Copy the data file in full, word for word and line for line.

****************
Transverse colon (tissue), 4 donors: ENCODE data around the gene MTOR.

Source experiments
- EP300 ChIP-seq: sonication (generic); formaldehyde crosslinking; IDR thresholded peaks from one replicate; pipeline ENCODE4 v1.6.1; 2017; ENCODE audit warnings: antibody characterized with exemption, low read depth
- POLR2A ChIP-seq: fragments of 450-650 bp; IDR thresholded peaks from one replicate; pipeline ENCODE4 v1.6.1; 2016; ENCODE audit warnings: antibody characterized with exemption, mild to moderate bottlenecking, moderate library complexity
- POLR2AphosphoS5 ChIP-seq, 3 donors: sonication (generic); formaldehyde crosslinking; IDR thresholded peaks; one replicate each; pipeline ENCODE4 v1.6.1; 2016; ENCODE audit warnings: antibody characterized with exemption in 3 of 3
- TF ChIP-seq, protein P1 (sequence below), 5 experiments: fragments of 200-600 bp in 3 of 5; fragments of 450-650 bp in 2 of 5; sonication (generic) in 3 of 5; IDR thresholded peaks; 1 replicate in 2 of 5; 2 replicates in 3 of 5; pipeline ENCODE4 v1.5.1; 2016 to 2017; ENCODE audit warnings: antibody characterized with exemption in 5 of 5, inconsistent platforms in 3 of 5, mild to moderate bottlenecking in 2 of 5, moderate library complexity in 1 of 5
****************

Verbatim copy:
Transverse colon (tissue), 4 donors: ENCODE data around the gene MTOR.

Source experiments
- EP300 ChIP-seq: sonication (generic); formaldehyde crosslinking; IDR thresholded peaks from one replicate; pipeline ENCODE4 v1.6.1; 2017; ENCODE audit warnings: antibody characterized with exemption, low read depth
- POLR2A ChIP-seq: fragments of 450-650 bp; IDR thresholded peaks from one replicate; pipeline ENCODE4 v1.6.1; 2016; ENCODE audit warnings: antibody characterized with exemption, mild to moderate bottlenecking, moderate library complexity
- POLR2AphosphoS5 ChIP-seq, 3 donors: sonication (generic); formaldehyde crosslinking; IDR thresholded peaks; one replicate each; pipeline ENCODE4 v1.6.1; 2016; ENCODE audit warnings: antibody characterized with exemption in 3 of 3
- TF ChIP-seq, protein P1 (sequence below), 5 experiments: fragments of 200-600 bp in 3 of 5; fragments of 450-650 bp in 2 of 5; sonication (generic) in 3 of 5; IDR thresholded peaks; 1 replicate in 2 of 5; 2 replicates in 3 of 5; pipeline ENCODE4 v1.5.1; 2016 to 2017; ENCODE audit warnings: antibody characterized with exemption in 5 of 5, inconsistent platforms in 3 of 5, mild to moderate bottlenecking in 2 of 5, moderate library complexity in 1 of 5